77 Cal.Rptr. 199

JOSEPH RIDLEY, a Minor, etc., et al., Plaintiffs and Appellants, v. CITY AND COUNTY OF SAN FRANCISCO, Defendant and Respondent.

Docket No. 24799.Court of Appeal of California, First District, Division Three.
April 25, 1969.

Page 291

APPEAL from a judgment of the Superior Court of the City and County of San Francisco. Robert J. Drewes, Judge. Affirmed.

Action by minors against a city and county alleging assault, battery, false arrest and imprisonment by police officers. Summary judgment for defendants affirmed.

Lewis Stein, Lewis, Rouda Winchell and Ronald C. Winchell for Plaintiffs and Appellants.

Thomas M. O’Connor, City Attorney, George P. Agnost, Deputy City Attorney, Hauerken, St. Clair, Zappettini Hines and Cyril Viadro for Defendant and Respondent.

DAVID, J. pro tem.[*]

[*] Retired judge of the superior court sitting under assignment by the Chairman of the Judicial Council.

Plaintiff minors through their guardians ad litem filed suit against the City and County of San Francisco, claiming assault, battery, false arrest and imprisonment by police officers on or about May 30, 1965. The complaint, alleging 20 causes of action, was filed on May 27, 1966. All causes of action alleged in substance that “Within

Page 292

the statutory time following the occurrences herein alleged, plaintiff [name] filed with the City and County of San Francisco a claim pursuant to the appropriate provisions of the California Government Code.”

The appropriate provisions of the Government Code are sections 910, 911.2, 911.4 and 945.4. Section 945.4 provides no such suit for money or damages may be brought until the required written claim has been presented to the public entity and rejected; or by lapse of time is deemed rejected.

Upon motion for summary judgment, it developed that appellants’ allegations were not true; that no claims at all were filed within the time specified, which section 911.2 sets forth as “not later than the 100th day after the accrual of the cause of action.”

The 100 days expired September 8, 1965. The claims for eight plaintiffs were filed on December 27, 1965; two others were filed May 11, 1966. [1] The 100-day requirement applies to actions for false arrest and imprisonment; and a claim filed late is to be disregarded, unless the statutory methods of relief are employed. (Collins v. County of Los Angeles, 241 Cal.App.2d 451, 460 [50 Cal.Rptr. 586].)

[2] When a claim is not filed within that period, application may be made to the public entity for leave to present the claim “within a reasonable time not to exceed one year.” (Gov. Code, § 911.4.) If such an application is made by a minor, in the absence, at least, of special circumstances, it must be granted. (Gov. Code, § 911.6; Tammen v. County of San Diego, 66 Cal.2d 468, 479-480 [58 Cal.Rptr. 249, 426 P.2d 753].) [3a] But no such application was made. No reason has been assigned to excuse the failure to file such a claim, nor the failure to apply for such relief; except the postulate that if they had filed, relief was a matter of right, and therefore they did not have to file at all.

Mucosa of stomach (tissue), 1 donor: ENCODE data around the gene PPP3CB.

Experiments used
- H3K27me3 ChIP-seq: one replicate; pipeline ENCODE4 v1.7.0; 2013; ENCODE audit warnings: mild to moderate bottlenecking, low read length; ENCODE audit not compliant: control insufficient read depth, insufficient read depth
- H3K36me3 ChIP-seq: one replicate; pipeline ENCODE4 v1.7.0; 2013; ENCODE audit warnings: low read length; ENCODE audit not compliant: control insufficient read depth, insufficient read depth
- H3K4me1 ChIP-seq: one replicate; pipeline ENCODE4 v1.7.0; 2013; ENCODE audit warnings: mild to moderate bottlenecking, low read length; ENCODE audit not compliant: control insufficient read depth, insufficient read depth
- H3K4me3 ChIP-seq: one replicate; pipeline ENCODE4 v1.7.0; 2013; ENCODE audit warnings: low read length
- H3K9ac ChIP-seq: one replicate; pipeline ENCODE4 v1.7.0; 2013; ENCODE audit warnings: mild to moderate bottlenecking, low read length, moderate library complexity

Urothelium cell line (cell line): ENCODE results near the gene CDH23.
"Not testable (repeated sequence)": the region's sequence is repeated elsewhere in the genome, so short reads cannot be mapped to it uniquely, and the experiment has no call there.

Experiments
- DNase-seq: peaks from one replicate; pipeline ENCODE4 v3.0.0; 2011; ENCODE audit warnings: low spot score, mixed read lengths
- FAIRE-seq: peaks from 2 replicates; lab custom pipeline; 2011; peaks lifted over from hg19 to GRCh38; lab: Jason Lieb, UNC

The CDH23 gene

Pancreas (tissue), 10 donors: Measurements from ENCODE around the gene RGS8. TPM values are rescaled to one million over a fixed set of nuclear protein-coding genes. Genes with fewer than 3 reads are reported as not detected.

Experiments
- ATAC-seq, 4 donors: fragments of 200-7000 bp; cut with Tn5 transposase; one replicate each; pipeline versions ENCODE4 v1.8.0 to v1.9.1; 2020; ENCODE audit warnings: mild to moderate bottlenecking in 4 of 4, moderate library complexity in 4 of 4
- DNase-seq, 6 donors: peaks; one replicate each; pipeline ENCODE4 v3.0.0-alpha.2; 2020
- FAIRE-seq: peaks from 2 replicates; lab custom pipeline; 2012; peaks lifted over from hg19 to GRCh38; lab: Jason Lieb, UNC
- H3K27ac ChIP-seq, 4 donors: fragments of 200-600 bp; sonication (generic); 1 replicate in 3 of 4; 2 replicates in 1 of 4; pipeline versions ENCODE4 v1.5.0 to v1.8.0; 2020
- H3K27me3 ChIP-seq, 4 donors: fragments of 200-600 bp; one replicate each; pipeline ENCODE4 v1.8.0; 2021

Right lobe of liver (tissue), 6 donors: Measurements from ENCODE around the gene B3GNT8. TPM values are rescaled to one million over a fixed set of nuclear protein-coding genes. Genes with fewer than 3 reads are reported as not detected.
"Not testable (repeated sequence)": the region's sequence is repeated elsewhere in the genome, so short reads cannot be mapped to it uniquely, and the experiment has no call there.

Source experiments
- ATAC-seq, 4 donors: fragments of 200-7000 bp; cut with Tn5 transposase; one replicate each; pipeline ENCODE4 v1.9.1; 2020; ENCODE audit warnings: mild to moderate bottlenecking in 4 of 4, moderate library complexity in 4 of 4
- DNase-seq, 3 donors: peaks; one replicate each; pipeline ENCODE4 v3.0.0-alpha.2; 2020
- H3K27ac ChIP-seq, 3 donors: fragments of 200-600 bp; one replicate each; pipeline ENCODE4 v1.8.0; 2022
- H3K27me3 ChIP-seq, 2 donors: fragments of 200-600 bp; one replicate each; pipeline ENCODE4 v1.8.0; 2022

[4] Without a proper filing, and rejection of the claims, no right accrues to seek relief in the courts. (Gov. Code, §§ 905, 945.4.) [5] As a condition precedent to granting such relief to permit late filing of a claim, the court is required to find that there was surprise, inadvertence or excusable neglect, akin to the procedure of Code of Civil Procedure section 473 (Gov. Code, § 946.6; Garcia v. City County of San Francisco, 250 Cal.App.2d 767, 771 [58 Cal.Rptr. 760]; Tammen v. County of San Diego, supra, 66 Cal.2d 468, 475.)

[3b] No such showing has been attempted here. [6] There

Page 293

is no constitutional ground to deny the applicability of the claims statutes. (Wadley v. County of Los Angeles, 205 Cal.App.2d 668, 672-673 [23 Cal.Rptr. 154].)

As indicated above, the filing of a proper claim is a condition precedent to suit. The filing of the lawsuit cannot serve as the condition precedent to its own filing. (Stromberg, Inc. v. Los Angeles County Flood etc. Dist., 270 Cal.App.2d 759, 765 [76 Cal.Rptr. 183]; City of Irvine v. Cox, 296 Ky. 680 [178 S.W.2d 199] Blair v. City of Ft. Wayne, 51 Ind. App. 652 [98 N.E. 736]; Dawson v City of Troy, 2 N.Y.S. 137; Russell v. Mayor etc. of Wilmington
(Del.) 162 A. 71; cf. Western Salt Co. v. City of San Diego, 181 Cal. 696, 699 [186 P. 345].)

[7a] Appellants urge that as minors they are being deprived of “substantial rights by failure to perform the idle act of filing an application for relief which must be granted.” [8]
The claims statute is applicable to minors. (Artukovich v Astendorf, 21 Cal.2d 329 [131 P.2d 831]; Wall v. Sonora Union High Sch. Dist., 240 Cal.App.2d 870, 872 [50 Cal.Rptr. 178].)[7b] Those “substantial rights” are the creatures of the liability statutes, (Gov. Code, §§ 815, 820.4; Sava v Fuller, 249 Cal.App.2d 281, 284 [57 Cal.Rptr. 312]; Scruggs
v. Haynes, 252 Cal.App.2d 256, 262-264 [60 Cal.Rptr. 355]) and to secure those rights, the mode is the measure of the power. There must be some compliance in order to constitute substantial compliance under the most liberal construction of the law. (Stromberg v. Los Angeles County Flood etc. Dist., supra, 270 Cal.App.2d 759, 763; Hall v. City of Los Angeles, 19 Cal.2d 198, 202 [120 P.2d 13].)

Compliance with what the law requires is never an “idle act”, as the appellants argue, when it is a jurisdictional matter. (Hom v. Chico Unified Sch. Dist., 254 Cal.App.2d 335
[61 Cal.Rptr. 920].)

The judgment must be, and is, affirmed.

Draper, P.J., and Brown (H.C.), J., concurred.

Appellants’ petition for a hearing by the Supreme Court was denied June 18, 1969. Peters, J., was of the opinion that the petition should be granted.

Page 294